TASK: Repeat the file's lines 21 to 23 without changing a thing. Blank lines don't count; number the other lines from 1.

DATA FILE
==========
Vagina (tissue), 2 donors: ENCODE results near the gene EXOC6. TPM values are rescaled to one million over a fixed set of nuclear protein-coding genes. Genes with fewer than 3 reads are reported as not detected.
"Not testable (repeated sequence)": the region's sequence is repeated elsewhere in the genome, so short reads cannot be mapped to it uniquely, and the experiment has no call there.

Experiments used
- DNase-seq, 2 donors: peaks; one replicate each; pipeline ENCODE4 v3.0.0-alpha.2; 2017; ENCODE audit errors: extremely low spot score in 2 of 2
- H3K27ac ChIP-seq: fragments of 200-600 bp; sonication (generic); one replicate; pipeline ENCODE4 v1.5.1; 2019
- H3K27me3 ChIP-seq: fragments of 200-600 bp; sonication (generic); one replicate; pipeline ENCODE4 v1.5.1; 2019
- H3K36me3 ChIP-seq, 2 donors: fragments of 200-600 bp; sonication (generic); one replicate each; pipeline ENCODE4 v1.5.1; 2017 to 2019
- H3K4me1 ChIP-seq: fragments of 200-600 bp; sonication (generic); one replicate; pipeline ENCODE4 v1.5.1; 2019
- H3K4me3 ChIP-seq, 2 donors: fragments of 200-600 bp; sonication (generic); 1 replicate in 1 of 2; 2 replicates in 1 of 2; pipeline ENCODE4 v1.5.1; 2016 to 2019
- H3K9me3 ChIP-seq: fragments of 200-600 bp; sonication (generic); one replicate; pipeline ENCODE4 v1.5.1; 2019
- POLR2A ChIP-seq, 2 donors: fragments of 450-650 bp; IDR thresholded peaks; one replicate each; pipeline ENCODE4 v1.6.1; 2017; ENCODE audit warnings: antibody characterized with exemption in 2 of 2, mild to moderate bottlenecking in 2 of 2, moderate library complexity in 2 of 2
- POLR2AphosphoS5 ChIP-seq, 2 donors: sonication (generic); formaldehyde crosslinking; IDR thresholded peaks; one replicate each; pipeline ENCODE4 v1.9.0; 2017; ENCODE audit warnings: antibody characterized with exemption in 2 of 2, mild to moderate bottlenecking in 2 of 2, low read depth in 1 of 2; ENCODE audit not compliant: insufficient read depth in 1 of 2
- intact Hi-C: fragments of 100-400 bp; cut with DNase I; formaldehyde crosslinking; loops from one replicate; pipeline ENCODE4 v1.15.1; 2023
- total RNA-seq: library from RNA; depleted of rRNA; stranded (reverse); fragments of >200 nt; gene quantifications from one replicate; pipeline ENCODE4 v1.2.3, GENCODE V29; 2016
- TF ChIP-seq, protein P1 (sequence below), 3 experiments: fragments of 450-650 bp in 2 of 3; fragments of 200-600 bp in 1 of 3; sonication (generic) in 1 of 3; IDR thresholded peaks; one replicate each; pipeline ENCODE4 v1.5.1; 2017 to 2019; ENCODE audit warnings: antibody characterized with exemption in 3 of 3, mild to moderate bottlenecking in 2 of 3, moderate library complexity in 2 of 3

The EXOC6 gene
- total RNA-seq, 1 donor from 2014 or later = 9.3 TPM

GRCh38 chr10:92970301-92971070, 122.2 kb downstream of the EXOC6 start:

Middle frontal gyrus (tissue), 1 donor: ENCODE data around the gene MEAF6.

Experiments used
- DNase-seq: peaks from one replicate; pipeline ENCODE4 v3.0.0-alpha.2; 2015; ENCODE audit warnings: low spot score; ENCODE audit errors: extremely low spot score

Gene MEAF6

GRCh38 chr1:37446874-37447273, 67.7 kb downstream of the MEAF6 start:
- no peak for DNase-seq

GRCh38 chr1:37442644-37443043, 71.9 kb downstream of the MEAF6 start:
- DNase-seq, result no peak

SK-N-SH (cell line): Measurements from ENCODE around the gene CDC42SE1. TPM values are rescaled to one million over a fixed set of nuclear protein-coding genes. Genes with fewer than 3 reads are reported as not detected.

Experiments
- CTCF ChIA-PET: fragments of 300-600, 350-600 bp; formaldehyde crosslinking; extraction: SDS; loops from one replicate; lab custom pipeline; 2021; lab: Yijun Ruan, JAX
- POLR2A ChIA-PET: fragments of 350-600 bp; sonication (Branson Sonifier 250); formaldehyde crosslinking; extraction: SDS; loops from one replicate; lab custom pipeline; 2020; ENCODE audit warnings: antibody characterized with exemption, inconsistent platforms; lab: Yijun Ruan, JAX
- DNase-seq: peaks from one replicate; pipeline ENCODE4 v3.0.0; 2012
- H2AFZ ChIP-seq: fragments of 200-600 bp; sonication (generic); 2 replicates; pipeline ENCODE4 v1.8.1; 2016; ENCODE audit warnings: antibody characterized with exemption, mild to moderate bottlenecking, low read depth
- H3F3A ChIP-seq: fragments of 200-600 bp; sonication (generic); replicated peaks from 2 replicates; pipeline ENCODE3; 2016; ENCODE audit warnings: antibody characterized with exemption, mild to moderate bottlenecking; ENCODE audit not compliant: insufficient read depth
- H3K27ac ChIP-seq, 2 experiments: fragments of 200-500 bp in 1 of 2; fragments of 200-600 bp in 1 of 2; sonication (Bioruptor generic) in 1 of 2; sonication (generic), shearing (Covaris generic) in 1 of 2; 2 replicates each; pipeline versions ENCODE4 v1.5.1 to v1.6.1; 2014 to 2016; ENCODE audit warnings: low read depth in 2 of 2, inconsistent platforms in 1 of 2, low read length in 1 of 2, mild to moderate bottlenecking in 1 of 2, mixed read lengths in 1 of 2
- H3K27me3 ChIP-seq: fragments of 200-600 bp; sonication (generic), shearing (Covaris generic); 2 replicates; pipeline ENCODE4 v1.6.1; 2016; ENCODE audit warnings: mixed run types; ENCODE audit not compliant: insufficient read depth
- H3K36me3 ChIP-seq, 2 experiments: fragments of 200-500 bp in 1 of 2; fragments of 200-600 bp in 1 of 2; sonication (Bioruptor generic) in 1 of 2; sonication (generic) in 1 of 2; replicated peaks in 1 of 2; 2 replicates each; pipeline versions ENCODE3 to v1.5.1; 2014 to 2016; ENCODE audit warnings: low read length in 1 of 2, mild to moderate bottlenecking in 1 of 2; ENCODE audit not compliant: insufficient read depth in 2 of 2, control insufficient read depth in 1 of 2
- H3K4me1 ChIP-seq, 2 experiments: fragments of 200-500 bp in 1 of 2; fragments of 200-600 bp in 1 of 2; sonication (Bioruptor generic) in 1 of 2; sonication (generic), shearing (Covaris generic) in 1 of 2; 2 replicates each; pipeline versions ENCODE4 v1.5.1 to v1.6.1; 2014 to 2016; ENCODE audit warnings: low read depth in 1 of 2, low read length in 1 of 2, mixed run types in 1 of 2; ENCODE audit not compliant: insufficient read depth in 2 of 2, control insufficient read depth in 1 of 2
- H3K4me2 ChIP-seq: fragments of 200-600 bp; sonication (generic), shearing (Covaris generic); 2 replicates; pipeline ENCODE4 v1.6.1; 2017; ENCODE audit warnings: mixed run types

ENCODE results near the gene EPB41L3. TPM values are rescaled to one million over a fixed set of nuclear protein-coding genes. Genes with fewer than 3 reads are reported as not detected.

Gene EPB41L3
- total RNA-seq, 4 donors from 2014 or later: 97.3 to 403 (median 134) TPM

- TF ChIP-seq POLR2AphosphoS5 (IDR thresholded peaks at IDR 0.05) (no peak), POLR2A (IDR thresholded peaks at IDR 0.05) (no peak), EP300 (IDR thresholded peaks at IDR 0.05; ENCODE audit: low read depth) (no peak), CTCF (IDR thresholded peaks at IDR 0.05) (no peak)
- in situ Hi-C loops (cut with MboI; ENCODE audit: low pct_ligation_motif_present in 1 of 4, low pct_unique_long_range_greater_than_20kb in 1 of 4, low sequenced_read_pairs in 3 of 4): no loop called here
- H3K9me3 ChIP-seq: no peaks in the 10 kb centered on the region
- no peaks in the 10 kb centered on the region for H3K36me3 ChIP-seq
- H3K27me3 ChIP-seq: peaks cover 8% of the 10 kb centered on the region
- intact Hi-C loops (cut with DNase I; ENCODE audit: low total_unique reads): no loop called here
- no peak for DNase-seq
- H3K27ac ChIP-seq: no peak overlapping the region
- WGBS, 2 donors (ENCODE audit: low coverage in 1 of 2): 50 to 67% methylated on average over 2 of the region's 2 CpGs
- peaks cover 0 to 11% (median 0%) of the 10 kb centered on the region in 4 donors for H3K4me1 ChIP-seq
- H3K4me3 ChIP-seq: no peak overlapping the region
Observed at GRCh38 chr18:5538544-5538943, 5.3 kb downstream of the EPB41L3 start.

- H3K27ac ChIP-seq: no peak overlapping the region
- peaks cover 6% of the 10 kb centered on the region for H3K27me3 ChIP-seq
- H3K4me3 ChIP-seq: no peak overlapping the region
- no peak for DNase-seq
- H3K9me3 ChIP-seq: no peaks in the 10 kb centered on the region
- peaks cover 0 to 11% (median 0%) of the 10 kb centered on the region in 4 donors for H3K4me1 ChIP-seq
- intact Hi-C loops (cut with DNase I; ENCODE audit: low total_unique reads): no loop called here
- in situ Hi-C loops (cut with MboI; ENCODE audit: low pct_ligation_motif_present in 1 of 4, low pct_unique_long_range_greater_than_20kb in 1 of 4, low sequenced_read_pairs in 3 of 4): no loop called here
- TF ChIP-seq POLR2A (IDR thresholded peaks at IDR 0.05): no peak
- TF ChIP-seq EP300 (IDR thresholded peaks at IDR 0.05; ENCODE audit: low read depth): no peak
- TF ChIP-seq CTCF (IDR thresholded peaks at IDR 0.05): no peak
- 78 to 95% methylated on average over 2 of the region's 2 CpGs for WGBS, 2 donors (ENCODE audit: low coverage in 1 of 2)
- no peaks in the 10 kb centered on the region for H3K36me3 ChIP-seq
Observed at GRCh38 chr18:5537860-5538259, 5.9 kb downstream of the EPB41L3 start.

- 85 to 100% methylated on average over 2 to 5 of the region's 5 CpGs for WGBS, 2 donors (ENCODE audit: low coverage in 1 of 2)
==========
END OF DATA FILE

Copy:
- DNase-seq: peaks from one replicate; pipeline ENCODE4 v3.0.0-alpha.2; 2015; ENCODE audit warnings: low spot score; ENCODE audit errors: extremely low spot score

Gene MEAF6

GRCh38 chr1:37446874-37447273, 67.7 kb downstream of the MEAF6 start: